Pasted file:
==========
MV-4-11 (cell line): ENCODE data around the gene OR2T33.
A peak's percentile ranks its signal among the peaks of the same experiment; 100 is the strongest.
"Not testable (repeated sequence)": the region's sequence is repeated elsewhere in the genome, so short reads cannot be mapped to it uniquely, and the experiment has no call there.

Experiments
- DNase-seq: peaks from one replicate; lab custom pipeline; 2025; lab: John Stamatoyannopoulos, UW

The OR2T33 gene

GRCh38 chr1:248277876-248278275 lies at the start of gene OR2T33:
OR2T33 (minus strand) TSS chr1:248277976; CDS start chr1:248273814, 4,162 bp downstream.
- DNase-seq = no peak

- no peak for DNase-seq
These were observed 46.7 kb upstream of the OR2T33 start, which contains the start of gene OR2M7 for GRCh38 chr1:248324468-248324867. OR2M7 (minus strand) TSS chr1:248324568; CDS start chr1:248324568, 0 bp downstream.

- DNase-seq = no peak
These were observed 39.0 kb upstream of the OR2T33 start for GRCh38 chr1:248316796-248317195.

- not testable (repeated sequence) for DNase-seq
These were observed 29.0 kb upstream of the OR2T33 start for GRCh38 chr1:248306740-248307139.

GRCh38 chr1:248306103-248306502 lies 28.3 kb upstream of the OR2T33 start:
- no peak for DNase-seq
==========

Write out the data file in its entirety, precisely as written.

MV-4-11 (cell line): ENCODE data around the gene OR2T33.
A peak's percentile ranks its signal among the peaks of the same experiment; 100 is the strongest.
"Not testable (repeated sequence)": the region's sequence is repeated elsewhere in the genome, so short reads cannot be mapped to it uniquely, and the experiment has no call there.

Experiments
- DNase-seq: peaks from one replicate; lab custom pipeline; 2025; lab: John Stamatoyannopoulos, UW

The OR2T33 gene

GRCh38 chr1:248277876-248278275 lies at the start of gene OR2T33:
OR2T33 (minus strand) TSS chr1:248277976; CDS start chr1:248273814, 4,162 bp downstream.
- DNase-seq = no peak

- no peak for DNase-seq
These were observed 46.7 kb upstream of the OR2T33 start, which contains the start of gene OR2M7 for GRCh38 chr1:248324468-248324867. OR2M7 (minus strand) TSS chr1:248324568; CDS start chr1:248324568, 0 bp downstream.

- DNase-seq = no peak
These were observed 39.0 kb upstream of the OR2T33 start for GRCh38 chr1:248316796-248317195.

- not testable (repeated sequence) for DNase-seq
These were observed 29.0 kb upstream of the OR2T33 start for GRCh38 chr1:248306740-248307139.

GRCh38 chr1:248306103-248306502 lies 28.3 kb upstream of the OR2T33 start:
- no peak for DNase-seq